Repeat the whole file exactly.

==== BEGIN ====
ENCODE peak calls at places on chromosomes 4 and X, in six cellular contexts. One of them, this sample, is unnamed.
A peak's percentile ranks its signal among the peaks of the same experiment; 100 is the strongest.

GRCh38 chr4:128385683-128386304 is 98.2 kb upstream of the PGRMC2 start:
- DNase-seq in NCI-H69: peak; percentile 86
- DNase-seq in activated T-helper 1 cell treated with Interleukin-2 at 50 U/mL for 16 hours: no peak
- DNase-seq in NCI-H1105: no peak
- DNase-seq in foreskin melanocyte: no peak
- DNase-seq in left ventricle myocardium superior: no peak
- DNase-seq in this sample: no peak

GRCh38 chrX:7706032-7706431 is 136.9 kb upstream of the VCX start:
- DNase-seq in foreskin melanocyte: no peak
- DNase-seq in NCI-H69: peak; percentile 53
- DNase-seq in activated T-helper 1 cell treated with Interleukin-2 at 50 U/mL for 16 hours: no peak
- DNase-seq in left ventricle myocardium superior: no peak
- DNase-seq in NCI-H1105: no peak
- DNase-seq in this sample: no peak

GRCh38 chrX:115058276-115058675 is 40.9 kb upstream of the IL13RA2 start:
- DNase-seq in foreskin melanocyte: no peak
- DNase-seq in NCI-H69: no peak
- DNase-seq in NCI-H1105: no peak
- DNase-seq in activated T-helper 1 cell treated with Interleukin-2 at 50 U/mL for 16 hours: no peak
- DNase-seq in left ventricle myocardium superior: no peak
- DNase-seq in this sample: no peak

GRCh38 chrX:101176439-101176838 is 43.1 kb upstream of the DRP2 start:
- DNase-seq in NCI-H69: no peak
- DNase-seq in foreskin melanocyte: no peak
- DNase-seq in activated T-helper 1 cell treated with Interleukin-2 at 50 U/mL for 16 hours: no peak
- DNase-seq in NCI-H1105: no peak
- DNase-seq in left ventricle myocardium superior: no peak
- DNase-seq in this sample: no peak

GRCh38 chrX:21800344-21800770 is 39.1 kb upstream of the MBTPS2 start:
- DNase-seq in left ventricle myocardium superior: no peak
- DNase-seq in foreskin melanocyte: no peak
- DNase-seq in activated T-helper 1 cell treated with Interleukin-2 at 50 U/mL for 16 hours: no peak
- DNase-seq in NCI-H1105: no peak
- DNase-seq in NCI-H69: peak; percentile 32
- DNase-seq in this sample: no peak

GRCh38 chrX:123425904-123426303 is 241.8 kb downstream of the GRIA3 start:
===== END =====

ENCODE peak calls at places on chromosomes 4 and X, in six cellular contexts. One of them, this sample, is unnamed.
A peak's percentile ranks its signal among the peaks of the same experiment; 100 is the strongest.

GRCh38 chr4:128385683-128386304 is 98.2 kb upstream of the PGRMC2 start:
- DNase-seq in NCI-H69: peak; percentile 86
- DNase-seq in activated T-helper 1 cell treated with Interleukin-2 at 50 U/mL for 16 hours: no peak
- DNase-seq in NCI-H1105: no peak
- DNase-seq in foreskin melanocyte: no peak
- DNase-seq in left ventricle myocardium superior: no peak
- DNase-seq in this sample: no peak

GRCh38 chrX:7706032-7706431 is 136.9 kb upstream of the VCX start:
- DNase-seq in foreskin melanocyte: no peak
- DNase-seq in NCI-H69: peak; percentile 53
- DNase-seq in activated T-helper 1 cell treated with Interleukin-2 at 50 U/mL for 16 hours: no peak
- DNase-seq in left ventricle myocardium superior: no peak
- DNase-seq in NCI-H1105: no peak
- DNase-seq in this sample: no peak

GRCh38 chrX:115058276-115058675 is 40.9 kb upstream of the IL13RA2 start:
- DNase-seq in foreskin melanocyte: no peak
- DNase-seq in NCI-H69: no peak
- DNase-seq in NCI-H1105: no peak
- DNase-seq in activated T-helper 1 cell treated with Interleukin-2 at 50 U/mL for 16 hours: no peak
- DNase-seq in left ventricle myocardium superior: no peak
- DNase-seq in this sample: no peak

GRCh38 chrX:101176439-101176838 is 43.1 kb upstream of the DRP2 start:
- DNase-seq in NCI-H69: no peak
- DNase-seq in foreskin melanocyte: no peak
- DNase-seq in activated T-helper 1 cell treated with Interleukin-2 at 50 U/mL for 16 hours: no peak
- DNase-seq in NCI-H1105: no peak
- DNase-seq in left ventricle myocardium superior: no peak
- DNase-seq in this sample: no peak

GRCh38 chrX:21800344-21800770 is 39.1 kb upstream of the MBTPS2 start:
- DNase-seq in left ventricle myocardium superior: no peak
- DNase-seq in foreskin melanocyte: no peak
- DNase-seq in activated T-helper 1 cell treated with Interleukin-2 at 50 U/mL for 16 hours: no peak
- DNase-seq in NCI-H1105: no peak
- DNase-seq in NCI-H69: peak; percentile 32
- DNase-seq in this sample: no peak

GRCh38 chrX:123425904-123426303 is 241.8 kb downstream of the GRIA3 start: